Faster, better, cheaper OK

Rather than abandon its "faster, better, cheaper" philosophy, NASA must

strengthen the people, processes and technology used to carry it out, according

to two reports released Monday by the space agency.

The reports — "NASA Faster, Better, Cheaper Task Final Report," by the former

Mars Pathfinder project manager, and "Report on Project Management in NASA,"

by the Mars Climate Orbiter Mishap Investigation Board — call on NASA to

focus on:

* Attracting and training skilled workers.

* Creating strong program management.

* Developing advanced technologies.

* Using new information technologies to minimize the risk of space missions.

The "Faster, Better Cheaper" report suggested that "information technology

can be used to develop and design visualization aids for the front end of

project development. The designers walk around their "virtual spacecraft'

as they design it."

It further suggested that similar technology be used to develop "visualization

domes, which immerse the flight operations team, the press, the public on

the distant planet."

But because no plans exist for such advanced technology, the report recommended

strengthening project management. The report called on NASA to create an

agencywide integrated IT development plan, unifying NASA's Intelligent Synthesis

Environment, Information Technology operations, Intelligent Systems operations

and the Consolidated Super Computing Management Office into one plan.

The report on the Mars Climate Orbiter Mission noted that a project must

be adequately staffed and all roles must be clearly defined. The mission

was designed under NASA Administrator Dan Goldin's faster, better, cheaper

approach, but a project management problem — miscommunication — doomed the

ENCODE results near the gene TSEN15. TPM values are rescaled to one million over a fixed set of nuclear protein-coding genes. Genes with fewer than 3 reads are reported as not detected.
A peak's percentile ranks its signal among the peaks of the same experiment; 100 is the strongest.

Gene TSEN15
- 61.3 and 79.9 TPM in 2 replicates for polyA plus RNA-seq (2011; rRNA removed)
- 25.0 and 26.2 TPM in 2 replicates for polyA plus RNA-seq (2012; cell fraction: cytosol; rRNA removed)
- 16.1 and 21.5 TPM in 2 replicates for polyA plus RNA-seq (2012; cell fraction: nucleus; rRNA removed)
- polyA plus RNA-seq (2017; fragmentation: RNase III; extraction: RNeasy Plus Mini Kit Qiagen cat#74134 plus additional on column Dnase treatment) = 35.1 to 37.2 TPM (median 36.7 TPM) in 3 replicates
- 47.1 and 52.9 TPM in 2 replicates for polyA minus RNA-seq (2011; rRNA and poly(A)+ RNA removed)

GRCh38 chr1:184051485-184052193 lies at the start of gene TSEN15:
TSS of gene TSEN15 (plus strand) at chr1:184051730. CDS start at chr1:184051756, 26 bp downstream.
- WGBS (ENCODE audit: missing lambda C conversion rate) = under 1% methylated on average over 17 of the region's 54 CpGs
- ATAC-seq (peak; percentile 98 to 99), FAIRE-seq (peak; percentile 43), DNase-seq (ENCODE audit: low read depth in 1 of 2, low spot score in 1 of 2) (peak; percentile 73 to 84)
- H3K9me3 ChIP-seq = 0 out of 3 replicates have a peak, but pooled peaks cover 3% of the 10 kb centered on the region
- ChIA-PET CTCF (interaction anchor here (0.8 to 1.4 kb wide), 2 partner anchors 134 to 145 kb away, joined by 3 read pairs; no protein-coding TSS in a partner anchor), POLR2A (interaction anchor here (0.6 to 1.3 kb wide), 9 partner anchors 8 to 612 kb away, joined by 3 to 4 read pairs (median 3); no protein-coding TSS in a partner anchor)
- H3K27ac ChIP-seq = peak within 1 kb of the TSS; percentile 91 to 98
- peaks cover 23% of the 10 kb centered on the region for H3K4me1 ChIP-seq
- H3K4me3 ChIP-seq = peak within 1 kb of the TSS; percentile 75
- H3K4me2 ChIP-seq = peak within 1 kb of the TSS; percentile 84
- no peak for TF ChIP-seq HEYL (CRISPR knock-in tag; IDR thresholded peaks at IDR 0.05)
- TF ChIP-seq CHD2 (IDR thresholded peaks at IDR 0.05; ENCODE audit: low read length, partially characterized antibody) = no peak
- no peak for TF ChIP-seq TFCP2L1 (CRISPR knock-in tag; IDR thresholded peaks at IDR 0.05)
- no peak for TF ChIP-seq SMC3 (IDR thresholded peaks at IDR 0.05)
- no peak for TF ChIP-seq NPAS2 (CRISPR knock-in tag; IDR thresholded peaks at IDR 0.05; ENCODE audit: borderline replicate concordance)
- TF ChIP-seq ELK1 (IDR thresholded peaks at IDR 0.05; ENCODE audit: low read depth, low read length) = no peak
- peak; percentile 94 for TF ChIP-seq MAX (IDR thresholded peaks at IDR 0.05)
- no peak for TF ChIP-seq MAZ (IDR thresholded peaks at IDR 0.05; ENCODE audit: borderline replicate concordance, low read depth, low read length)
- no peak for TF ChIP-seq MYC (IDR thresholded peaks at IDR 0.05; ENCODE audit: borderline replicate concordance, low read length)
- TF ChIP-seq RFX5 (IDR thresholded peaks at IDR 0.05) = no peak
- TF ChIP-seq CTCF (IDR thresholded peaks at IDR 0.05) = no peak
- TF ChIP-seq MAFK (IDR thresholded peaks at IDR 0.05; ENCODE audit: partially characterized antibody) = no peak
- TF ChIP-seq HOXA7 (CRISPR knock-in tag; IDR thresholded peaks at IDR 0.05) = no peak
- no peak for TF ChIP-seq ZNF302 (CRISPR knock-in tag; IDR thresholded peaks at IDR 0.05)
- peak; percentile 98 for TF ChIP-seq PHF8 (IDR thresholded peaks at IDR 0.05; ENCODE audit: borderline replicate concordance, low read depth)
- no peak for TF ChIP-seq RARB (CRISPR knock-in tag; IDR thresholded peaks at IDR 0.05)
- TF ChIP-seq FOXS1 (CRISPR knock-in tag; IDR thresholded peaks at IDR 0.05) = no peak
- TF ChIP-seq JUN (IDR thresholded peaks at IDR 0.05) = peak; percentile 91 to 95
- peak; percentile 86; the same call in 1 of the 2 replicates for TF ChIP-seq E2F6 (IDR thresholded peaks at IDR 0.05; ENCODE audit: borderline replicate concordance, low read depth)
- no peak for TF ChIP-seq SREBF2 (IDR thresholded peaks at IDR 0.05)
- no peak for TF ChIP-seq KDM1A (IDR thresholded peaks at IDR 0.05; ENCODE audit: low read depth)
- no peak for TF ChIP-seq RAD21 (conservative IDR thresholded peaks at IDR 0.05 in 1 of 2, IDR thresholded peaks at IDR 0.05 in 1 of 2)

spacecraft's entry into orbit around Mars. The agency and contractor miscommunicated

about the measurement units — English vs. metric — used to calculate the

orbiter's distance from Earth.

Two other assessments of NASA program management practices are being released

this month. A report from the Space Shuttle Independent Assessment Team

was released March 9, and a report from the Mars Independent Assessment

Team is due by the end of the month.

Featured

  • Telecommunications
    Stock photo ID: 658810513 By asharkyu

    GSA extends EIS deadline to 2023

    Agencies are getting up to three more years on existing telecom contracts before having to shift to the $50 billion Enterprise Infrastructure Solutions vehicle.

  • Workforce
    Shutterstock image ID: 569172169 By Zenzen

    OMB looks to retrain feds to fill cyber needs

    The federal government is taking steps to fill high-demand, skills-gap positions in tech by retraining employees already working within agencies without a cyber or IT background.

  • Acquisition
    GSA Headquarters (Photo by Rena Schild/Shutterstock)

    GSA to consolidate multiple award schedules

    The General Services Administration plans to consolidate dozens of its buying schedules across product areas including IT and services to reduce duplication.

Stay Connected

FCW Update

Sign up for our newsletter.

I agree to this site's Privacy Policy.